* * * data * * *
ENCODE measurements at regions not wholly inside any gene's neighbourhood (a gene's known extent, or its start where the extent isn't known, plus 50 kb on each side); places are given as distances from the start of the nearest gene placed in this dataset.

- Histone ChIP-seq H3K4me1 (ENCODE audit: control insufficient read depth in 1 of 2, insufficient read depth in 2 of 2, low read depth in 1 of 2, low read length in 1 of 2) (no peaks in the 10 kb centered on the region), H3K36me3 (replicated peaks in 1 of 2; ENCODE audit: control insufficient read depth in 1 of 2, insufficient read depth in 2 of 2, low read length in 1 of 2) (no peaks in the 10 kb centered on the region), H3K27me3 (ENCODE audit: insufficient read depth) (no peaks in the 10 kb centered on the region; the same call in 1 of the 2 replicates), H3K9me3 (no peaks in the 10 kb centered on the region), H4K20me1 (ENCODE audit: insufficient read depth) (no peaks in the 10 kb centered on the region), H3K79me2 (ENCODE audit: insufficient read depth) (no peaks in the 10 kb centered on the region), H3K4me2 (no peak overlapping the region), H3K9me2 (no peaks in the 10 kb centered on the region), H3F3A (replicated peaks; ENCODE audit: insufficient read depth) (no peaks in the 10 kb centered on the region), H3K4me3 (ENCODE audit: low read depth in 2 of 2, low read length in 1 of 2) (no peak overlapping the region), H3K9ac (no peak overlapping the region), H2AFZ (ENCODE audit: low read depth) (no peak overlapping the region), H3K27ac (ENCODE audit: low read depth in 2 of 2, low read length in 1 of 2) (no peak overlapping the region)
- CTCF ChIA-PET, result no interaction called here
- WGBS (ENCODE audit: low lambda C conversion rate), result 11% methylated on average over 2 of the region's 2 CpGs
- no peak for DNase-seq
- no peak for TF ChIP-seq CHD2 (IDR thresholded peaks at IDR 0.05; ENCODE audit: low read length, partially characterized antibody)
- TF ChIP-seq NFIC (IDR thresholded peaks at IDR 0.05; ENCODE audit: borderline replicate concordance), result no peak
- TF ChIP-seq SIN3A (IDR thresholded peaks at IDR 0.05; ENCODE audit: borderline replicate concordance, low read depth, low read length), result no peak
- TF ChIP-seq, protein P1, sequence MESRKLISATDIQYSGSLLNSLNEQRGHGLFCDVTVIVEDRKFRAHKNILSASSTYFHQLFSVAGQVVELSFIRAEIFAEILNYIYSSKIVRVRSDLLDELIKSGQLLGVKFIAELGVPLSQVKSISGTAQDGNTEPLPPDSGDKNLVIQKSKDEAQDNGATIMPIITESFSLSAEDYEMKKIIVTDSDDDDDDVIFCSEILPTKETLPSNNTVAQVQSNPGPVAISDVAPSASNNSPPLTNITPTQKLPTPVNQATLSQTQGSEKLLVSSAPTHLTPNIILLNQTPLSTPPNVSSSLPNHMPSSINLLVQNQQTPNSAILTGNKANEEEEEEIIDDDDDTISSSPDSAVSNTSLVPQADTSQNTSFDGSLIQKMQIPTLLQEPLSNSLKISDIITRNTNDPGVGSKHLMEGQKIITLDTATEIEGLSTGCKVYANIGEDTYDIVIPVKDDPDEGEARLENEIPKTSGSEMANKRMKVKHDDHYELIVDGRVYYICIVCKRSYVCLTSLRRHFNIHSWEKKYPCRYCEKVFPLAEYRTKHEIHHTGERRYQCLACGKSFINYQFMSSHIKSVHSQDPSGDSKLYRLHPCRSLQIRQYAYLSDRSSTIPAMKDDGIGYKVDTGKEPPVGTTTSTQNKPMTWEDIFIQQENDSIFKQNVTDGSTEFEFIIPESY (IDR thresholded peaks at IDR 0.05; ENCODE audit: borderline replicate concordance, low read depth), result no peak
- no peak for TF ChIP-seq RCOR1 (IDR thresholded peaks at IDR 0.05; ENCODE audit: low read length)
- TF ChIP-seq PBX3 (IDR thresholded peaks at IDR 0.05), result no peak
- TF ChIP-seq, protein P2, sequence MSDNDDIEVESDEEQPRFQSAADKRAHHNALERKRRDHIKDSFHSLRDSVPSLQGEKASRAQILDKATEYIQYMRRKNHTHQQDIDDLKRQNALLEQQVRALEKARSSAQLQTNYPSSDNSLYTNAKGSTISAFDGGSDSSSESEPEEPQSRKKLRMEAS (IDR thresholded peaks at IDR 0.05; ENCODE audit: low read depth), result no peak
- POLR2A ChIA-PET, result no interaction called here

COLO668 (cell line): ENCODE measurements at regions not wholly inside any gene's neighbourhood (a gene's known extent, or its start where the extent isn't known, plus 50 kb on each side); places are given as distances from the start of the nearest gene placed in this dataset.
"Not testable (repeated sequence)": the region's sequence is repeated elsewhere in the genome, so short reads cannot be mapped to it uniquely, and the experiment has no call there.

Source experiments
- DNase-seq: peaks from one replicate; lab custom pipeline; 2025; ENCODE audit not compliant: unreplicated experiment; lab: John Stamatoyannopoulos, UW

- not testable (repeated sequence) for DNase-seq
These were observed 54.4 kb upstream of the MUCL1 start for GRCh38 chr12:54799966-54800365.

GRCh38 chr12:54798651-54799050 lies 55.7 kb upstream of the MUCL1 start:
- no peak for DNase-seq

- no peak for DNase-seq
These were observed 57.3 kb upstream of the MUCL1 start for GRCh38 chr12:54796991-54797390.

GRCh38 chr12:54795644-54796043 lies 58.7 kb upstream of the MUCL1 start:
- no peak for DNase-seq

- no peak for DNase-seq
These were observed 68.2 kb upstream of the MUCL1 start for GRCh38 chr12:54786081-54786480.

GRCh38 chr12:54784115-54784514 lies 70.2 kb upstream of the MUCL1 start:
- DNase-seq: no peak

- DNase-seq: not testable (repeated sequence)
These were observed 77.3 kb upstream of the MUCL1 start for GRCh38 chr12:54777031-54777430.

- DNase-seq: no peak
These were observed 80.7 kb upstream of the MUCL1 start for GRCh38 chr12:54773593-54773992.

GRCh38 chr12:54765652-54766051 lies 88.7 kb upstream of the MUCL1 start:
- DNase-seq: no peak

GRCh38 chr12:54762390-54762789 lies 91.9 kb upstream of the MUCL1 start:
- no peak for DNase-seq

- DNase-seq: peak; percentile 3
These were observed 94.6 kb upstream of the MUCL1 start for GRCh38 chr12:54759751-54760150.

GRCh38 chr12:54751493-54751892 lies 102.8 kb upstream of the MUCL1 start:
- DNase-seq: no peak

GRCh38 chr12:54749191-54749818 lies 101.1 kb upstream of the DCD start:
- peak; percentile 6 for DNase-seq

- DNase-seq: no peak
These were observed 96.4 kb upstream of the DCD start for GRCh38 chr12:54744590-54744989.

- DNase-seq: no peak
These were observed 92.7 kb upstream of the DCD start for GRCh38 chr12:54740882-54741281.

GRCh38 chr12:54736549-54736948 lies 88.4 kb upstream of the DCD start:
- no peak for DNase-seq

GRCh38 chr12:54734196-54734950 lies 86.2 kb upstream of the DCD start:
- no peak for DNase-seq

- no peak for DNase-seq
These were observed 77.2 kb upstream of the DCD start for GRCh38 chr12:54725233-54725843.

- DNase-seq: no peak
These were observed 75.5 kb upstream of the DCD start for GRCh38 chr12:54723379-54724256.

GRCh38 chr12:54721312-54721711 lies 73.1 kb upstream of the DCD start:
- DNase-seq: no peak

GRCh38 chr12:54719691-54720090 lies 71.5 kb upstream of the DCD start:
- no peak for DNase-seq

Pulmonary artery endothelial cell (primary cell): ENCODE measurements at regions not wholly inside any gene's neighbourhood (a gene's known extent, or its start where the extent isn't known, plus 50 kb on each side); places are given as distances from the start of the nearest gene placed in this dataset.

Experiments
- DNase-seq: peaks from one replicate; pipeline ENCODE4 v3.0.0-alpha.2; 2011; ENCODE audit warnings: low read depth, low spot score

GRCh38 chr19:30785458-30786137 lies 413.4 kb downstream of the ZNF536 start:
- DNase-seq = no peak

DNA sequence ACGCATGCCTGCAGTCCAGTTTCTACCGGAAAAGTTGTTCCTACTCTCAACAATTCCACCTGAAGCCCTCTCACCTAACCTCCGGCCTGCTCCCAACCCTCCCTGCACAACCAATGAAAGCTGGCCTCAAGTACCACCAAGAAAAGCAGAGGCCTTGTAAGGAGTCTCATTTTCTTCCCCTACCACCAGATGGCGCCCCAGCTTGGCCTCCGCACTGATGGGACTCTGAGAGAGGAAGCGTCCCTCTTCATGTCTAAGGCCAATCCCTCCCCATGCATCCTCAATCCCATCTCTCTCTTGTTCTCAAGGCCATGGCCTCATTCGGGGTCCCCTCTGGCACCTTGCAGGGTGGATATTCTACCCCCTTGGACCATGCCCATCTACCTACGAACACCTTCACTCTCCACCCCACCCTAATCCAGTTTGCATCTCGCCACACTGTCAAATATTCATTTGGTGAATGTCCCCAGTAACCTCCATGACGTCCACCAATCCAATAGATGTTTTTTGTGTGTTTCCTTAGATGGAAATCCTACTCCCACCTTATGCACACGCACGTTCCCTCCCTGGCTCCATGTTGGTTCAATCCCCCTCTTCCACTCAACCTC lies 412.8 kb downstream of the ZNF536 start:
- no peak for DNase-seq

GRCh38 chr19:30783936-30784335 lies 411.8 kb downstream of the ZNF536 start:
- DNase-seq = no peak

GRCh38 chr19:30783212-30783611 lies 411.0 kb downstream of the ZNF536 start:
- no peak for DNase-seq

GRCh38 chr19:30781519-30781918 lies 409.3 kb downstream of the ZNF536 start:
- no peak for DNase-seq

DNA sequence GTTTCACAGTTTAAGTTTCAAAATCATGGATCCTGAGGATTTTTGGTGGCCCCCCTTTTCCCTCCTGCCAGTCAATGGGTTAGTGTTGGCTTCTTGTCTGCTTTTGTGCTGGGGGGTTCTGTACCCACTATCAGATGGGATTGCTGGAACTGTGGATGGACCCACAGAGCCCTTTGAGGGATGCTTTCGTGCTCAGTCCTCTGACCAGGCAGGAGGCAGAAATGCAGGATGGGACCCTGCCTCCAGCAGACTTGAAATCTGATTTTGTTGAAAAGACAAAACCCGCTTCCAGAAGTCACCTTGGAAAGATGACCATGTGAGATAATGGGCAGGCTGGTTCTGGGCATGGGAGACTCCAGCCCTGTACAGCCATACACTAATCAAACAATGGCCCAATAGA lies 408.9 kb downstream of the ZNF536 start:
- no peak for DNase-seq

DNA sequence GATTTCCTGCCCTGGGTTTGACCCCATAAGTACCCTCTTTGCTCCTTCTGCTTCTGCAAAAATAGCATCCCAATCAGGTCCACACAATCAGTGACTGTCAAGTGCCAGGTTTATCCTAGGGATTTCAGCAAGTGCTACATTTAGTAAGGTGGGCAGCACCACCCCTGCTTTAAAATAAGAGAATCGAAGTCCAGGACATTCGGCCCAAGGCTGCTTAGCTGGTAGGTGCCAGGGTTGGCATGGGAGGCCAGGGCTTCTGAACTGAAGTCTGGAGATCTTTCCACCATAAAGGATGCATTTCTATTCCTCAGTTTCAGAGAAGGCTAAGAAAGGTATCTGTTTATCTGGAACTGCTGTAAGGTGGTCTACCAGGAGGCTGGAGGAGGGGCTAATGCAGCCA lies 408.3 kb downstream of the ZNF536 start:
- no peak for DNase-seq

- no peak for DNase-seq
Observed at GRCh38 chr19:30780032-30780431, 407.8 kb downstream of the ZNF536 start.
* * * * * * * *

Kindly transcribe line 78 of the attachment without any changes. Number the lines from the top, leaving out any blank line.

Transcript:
Observed at GRCh38 chr19:30780032-30780431, 407.8 kb downstream of the ZNF536 start.